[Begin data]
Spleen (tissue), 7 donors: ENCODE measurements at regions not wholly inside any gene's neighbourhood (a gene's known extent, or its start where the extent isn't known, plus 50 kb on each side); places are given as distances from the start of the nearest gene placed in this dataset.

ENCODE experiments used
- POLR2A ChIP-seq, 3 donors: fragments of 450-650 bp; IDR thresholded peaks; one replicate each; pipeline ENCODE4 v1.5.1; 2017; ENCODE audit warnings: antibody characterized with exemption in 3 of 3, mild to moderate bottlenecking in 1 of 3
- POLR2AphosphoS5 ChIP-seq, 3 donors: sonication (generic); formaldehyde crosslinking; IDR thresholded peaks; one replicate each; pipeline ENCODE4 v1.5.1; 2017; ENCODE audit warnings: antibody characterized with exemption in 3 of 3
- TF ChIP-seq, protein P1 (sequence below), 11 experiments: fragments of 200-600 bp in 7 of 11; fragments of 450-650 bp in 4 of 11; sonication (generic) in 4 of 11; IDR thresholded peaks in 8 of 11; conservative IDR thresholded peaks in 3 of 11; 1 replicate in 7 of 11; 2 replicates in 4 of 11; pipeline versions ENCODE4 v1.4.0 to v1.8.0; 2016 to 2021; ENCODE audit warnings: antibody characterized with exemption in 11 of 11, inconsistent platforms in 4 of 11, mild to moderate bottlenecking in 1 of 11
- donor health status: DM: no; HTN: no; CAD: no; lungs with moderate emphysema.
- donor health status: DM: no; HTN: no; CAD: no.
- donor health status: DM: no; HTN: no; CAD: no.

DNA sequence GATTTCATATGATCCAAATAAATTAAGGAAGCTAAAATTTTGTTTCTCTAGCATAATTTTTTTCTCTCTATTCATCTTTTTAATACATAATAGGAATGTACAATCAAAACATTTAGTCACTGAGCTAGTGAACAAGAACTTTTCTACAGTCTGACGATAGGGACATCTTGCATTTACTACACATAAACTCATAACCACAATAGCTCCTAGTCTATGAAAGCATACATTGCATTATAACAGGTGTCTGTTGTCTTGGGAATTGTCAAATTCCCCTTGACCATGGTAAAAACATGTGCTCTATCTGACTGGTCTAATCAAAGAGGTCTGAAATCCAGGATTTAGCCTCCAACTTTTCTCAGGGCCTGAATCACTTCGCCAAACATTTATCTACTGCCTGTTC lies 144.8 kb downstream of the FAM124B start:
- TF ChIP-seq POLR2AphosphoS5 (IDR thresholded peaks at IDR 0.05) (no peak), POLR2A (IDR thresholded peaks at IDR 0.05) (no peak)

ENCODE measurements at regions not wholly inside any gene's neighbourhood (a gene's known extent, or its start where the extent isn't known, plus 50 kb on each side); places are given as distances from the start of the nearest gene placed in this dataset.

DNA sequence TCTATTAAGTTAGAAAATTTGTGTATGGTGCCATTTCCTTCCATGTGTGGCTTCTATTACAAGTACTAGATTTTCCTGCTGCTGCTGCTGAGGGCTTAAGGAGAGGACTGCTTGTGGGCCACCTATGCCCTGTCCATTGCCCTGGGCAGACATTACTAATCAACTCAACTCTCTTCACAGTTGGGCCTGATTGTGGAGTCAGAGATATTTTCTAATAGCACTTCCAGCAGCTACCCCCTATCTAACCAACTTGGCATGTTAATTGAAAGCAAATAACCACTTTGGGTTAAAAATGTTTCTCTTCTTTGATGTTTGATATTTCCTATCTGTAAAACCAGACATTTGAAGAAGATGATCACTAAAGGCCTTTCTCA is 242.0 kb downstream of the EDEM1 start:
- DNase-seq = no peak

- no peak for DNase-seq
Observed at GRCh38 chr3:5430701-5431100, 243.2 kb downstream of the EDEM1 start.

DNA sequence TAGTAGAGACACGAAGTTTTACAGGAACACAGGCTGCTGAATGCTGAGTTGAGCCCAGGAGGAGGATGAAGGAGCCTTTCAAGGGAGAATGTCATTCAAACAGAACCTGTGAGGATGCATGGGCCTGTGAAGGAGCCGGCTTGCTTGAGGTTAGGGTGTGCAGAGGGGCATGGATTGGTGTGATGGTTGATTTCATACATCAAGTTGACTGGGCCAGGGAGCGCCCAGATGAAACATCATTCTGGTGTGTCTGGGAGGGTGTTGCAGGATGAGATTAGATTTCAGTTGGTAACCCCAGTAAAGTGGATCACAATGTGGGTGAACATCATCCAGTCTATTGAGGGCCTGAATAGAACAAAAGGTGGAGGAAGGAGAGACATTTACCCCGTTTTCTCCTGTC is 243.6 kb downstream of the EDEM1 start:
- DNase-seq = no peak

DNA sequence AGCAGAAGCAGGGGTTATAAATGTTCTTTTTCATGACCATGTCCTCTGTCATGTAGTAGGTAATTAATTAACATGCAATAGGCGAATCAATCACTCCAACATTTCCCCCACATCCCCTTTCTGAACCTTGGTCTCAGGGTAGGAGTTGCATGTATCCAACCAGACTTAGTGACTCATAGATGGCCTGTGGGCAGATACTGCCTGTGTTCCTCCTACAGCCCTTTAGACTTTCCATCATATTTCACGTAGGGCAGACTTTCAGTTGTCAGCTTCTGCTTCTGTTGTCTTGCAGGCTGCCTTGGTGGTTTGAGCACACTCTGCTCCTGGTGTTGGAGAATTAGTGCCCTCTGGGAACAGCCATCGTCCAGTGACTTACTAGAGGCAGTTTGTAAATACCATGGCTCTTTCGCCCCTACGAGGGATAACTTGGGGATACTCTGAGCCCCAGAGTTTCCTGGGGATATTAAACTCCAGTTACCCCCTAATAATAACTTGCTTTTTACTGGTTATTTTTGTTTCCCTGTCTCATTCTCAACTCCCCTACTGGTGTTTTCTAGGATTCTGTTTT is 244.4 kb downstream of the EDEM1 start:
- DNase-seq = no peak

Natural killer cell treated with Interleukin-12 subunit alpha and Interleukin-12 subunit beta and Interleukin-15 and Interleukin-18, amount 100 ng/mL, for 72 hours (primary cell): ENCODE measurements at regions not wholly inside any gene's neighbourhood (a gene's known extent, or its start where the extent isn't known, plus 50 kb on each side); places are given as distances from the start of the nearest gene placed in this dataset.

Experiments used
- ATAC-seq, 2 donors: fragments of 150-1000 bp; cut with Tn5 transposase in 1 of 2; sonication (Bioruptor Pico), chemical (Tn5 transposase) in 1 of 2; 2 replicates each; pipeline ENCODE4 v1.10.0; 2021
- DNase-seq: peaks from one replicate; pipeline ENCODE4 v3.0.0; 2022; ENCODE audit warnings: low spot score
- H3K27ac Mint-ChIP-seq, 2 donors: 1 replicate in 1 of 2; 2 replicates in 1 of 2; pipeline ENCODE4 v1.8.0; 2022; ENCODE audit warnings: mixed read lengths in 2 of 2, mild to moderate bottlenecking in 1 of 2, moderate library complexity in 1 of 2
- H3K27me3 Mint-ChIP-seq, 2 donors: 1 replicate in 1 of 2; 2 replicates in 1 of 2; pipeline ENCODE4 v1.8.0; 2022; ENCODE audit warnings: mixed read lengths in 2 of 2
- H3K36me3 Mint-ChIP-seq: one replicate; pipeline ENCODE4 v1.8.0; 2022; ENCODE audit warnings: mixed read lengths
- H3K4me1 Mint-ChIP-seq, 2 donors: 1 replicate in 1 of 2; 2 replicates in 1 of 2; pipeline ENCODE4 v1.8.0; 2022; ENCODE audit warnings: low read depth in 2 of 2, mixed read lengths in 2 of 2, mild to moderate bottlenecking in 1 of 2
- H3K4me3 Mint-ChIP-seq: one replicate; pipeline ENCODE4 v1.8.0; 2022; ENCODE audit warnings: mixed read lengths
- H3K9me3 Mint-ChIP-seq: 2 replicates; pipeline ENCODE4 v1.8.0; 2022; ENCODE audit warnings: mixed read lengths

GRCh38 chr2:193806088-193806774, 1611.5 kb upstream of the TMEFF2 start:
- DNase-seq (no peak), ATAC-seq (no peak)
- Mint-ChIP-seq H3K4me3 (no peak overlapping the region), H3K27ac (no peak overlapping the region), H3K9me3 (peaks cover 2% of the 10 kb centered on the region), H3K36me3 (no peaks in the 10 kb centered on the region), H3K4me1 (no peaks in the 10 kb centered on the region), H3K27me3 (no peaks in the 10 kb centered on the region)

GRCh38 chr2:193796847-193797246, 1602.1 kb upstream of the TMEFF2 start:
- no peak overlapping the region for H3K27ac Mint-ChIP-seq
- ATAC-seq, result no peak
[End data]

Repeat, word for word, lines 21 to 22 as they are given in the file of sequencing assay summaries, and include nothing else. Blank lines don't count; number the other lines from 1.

Experiments used
- ATAC-seq, 2 donors: fragments of 150-1000 bp; cut with Tn5 transposase in 1 of 2; sonication (Bioruptor Pico), chemical (Tn5 transposase) in 1 of 2; 2 replicates each; pipeline ENCODE4 v1.10.0; 2021